Bad Clients: Three Warning Signs

Jun 27, 2006 • 7:34 am | comments (1) by twitter Google+ | Filed Under SEM / SEO Companies
 

WebmasterWorld has a featured thread named Three Warning Signs of a Nightmare Client. I find this thread very important for most business owners to read. I have been living by these signs for a long time now and I believe it works well. So what are the three warning signs of a bad client?

"I need to do this as cheap as possible"

If price comes up right away in a phone call or email, I am not afraid to tell them. I know my company does not offer cheap services and if they are looking for cheap services, then they will tell me we are over budget. The thing is, when I give a price and then they try to pick it apart. "Well, if I just wanted this piece, how much would that only cost?" I tell them that we do not build sites in "pieces" if you want to use us, we build out the site from scratch. Now that is me and most companies do work on portions of sites. But having this policy, of only working on brand new sites, makes it much easier to say no to the "cheap client."

"I need it yesterday"
Good thing we are busy, I tell them an ETA of a few months and then they jet. Anyone who needs it yesterday, and seriously needs it yesterday, has not properly done their planning. If they have and they have the budget to cover expedited services, then go for it, if you want the stress. But often, the stress is not worth it.

"My current web designer won't call me back"
This is classic and I have fell for it in the past. I got a big brand client, who hired us and soon we learned that the design they are using was from another design firm. The thing is, any changes we want to make to the design, we had to do on our own. The design firm was not available to make those changes on our behalf. That made me think, why? Guess what, 75-percent through the project the client became horrible to work with. The deliverables were not there, the people in the company did not respond to our needs and we had a deadline to meet for the VP. What happened? I gave them a full refund and walked away. Learned a lesson and moved on. Why a full refund? That is just how we operate and we are fortunate enough to be able to do that.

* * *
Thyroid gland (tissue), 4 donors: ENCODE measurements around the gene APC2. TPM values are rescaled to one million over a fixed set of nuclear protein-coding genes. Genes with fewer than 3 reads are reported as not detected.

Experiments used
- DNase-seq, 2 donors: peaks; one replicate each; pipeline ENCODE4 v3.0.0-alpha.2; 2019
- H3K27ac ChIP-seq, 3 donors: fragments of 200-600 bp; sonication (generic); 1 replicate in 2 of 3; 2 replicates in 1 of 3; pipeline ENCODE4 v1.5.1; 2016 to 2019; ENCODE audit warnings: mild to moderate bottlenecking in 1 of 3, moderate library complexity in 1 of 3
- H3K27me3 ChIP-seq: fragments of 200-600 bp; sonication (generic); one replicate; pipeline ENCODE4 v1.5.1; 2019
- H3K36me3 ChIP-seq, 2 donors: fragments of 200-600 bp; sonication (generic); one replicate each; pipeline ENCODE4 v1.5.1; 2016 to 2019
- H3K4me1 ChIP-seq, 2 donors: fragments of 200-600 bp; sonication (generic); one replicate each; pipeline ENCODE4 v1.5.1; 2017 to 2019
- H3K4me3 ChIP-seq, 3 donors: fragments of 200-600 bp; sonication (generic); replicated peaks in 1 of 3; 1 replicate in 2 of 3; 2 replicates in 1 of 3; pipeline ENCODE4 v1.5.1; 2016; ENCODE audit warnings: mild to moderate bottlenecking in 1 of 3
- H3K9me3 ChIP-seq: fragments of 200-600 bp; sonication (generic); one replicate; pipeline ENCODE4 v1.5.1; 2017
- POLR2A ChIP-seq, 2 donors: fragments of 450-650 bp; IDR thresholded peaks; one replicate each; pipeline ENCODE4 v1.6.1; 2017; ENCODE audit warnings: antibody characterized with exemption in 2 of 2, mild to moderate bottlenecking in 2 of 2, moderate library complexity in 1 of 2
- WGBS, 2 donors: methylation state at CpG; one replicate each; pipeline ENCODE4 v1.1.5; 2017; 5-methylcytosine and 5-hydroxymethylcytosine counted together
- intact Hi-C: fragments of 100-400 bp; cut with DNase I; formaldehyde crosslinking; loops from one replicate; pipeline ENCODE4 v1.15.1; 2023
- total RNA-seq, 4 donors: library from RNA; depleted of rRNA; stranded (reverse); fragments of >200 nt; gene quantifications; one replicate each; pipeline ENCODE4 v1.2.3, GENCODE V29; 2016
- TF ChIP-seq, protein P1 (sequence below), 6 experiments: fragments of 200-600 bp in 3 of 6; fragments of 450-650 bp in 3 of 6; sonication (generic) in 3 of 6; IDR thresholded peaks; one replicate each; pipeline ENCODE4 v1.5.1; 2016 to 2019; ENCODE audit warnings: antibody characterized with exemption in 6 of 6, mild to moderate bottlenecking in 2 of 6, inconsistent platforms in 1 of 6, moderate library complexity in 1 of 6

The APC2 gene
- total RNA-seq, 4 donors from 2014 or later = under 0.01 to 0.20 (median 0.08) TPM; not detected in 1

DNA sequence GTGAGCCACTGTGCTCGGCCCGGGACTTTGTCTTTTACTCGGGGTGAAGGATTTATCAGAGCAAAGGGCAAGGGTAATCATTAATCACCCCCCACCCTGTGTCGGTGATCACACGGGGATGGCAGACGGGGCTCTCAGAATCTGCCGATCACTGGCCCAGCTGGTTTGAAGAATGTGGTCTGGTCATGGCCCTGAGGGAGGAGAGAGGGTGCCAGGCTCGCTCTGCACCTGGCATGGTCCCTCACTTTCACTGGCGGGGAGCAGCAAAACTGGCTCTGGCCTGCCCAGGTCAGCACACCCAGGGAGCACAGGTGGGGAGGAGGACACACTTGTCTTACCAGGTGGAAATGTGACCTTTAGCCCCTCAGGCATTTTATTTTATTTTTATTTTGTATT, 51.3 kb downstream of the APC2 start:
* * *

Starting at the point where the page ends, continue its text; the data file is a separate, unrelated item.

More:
It is often not feasible to walk about from a project 75% through, so it is important to look at these warning signs.

Let me be clear, after they become a client and do continued work for you. You can expect that the client may want to cut some costs and have the occasional "need it yesterday" email or call. That is expected. And since they are a client, you do your best to meet those needs. Building a client base is also about building a relationship. You want the best for your client as you do for yourself. So you work through these times with them. But before you have established a relationship with a client, they should not be asking you for the above three, in my opinion.

Continued forum discussion at WebmasterWorld.

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Comments:

themage

06/28/2006 12:53 am

I think that there is another important sign that is not refered: "Money is not a problem." This may be specially indicative if used by the same prospect that use the third phrase "My current web designer won't call me back". No one in earth would let a good paying client for no reason. From my experience, if money is not a problem, it doesn't need to be said. It's not a problem, so it isn't referred. This is, for me, the run away prospect.

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